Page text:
More about all of that later, when I’ve actually finished The Righteous Mind. At the moment, I’m considering Meg Wolitzer’s esaay, “The Second Shelf,” in this week’s Book Review. Wolitzer takes up the the VIDA Count, announced last month, showing that men dominate the literary scene is measured by book reviews (both as reviewers and reviewees, men take up more than two-thirds of the space). The essay poses many good questions, but offers little in the way of enlightenment, beyond the easy observation that simply to classify a work of fiction as “women’s” is problematic. What makes this strange is that men don’t read fiction, not nearly as much as women do.

I blame the academy. That’s where most men learn about literature and where their tastes are formed, for the most part by male professors. Most men go on after graduation to pursue non-literary careers, carrying with them the memory of books that they loved discovering as undergraduates but not venturing to keep up with newer trends as they develop. Most educated men who read regularly at all seem to prefer history to fiction, and military history to the arguably more important political or social studies.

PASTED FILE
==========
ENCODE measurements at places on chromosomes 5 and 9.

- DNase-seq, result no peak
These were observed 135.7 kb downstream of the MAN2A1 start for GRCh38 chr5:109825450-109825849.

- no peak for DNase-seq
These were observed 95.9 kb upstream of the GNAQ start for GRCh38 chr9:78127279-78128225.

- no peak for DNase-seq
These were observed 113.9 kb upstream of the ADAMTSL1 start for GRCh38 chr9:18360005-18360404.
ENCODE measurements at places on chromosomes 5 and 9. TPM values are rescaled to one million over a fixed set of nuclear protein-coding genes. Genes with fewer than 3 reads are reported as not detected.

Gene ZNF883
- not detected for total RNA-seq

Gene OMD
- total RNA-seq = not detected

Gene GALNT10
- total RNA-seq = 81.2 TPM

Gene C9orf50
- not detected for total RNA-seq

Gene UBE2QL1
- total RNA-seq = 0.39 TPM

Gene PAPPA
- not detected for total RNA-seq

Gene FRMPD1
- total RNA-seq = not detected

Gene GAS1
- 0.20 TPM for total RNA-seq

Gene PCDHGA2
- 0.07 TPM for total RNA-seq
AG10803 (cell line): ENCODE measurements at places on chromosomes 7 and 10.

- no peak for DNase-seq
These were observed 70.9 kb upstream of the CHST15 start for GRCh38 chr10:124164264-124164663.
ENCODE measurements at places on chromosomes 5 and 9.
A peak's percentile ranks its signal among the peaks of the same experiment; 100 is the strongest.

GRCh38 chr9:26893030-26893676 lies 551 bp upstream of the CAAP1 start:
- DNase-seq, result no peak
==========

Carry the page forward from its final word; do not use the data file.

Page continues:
The few men who do go into publishing or who become writers or literature professors appear to do a great deal of chest-thumping on behalf of the stars of their sex. Here’s a dirty little secret about “men’s fiction”: it’s event-centered. Lots of noise surrounds the publication of certain authors’ new novels — shock waves of advance buzz, in the case of a book such as Chad Harbach’s The Art of Fielding. One might almost say that a “hive switch” occurs whenever Michael Chabon or Jeffrey Eugenides comes out with new product: what I can only call universal hailure ensures. But what happens to these books over time?